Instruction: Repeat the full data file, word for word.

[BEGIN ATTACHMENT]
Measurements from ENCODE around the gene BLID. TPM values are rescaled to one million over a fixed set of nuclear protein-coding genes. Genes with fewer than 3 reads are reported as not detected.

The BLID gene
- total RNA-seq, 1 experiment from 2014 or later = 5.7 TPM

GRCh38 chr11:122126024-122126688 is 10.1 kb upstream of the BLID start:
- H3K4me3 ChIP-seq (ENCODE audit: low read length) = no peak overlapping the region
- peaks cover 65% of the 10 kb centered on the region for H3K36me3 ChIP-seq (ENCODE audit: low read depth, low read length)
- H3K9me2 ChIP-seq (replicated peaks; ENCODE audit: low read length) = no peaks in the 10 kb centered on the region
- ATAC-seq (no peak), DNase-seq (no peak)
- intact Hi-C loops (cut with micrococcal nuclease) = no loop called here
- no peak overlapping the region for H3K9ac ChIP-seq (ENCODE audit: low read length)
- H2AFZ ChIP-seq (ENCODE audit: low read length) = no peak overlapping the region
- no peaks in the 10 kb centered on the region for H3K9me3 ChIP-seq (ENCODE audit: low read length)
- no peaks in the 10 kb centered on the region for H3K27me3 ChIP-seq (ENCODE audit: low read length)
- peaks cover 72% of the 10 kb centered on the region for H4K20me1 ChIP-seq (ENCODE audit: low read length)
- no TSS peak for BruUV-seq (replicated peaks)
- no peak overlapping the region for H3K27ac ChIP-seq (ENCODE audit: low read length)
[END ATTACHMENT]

Measurements from ENCODE around the gene BLID. TPM values are rescaled to one million over a fixed set of nuclear protein-coding genes. Genes with fewer than 3 reads are reported as not detected.

The BLID gene
- total RNA-seq, 1 experiment from 2014 or later = 5.7 TPM

GRCh38 chr11:122126024-122126688 is 10.1 kb upstream of the BLID start:
- H3K4me3 ChIP-seq (ENCODE audit: low read length) = no peak overlapping the region
- peaks cover 65% of the 10 kb centered on the region for H3K36me3 ChIP-seq (ENCODE audit: low read depth, low read length)
- H3K9me2 ChIP-seq (replicated peaks; ENCODE audit: low read length) = no peaks in the 10 kb centered on the region
- ATAC-seq (no peak), DNase-seq (no peak)
- intact Hi-C loops (cut with micrococcal nuclease) = no loop called here
- no peak overlapping the region for H3K9ac ChIP-seq (ENCODE audit: low read length)
- H2AFZ ChIP-seq (ENCODE audit: low read length) = no peak overlapping the region
- no peaks in the 10 kb centered on the region for H3K9me3 ChIP-seq (ENCODE audit: low read length)
- no peaks in the 10 kb centered on the region for H3K27me3 ChIP-seq (ENCODE audit: low read length)
- peaks cover 72% of the 10 kb centered on the region for H4K20me1 ChIP-seq (ENCODE audit: low read length)
- no TSS peak for BruUV-seq (replicated peaks)
- no peak overlapping the region for H3K27ac ChIP-seq (ENCODE audit: low read length)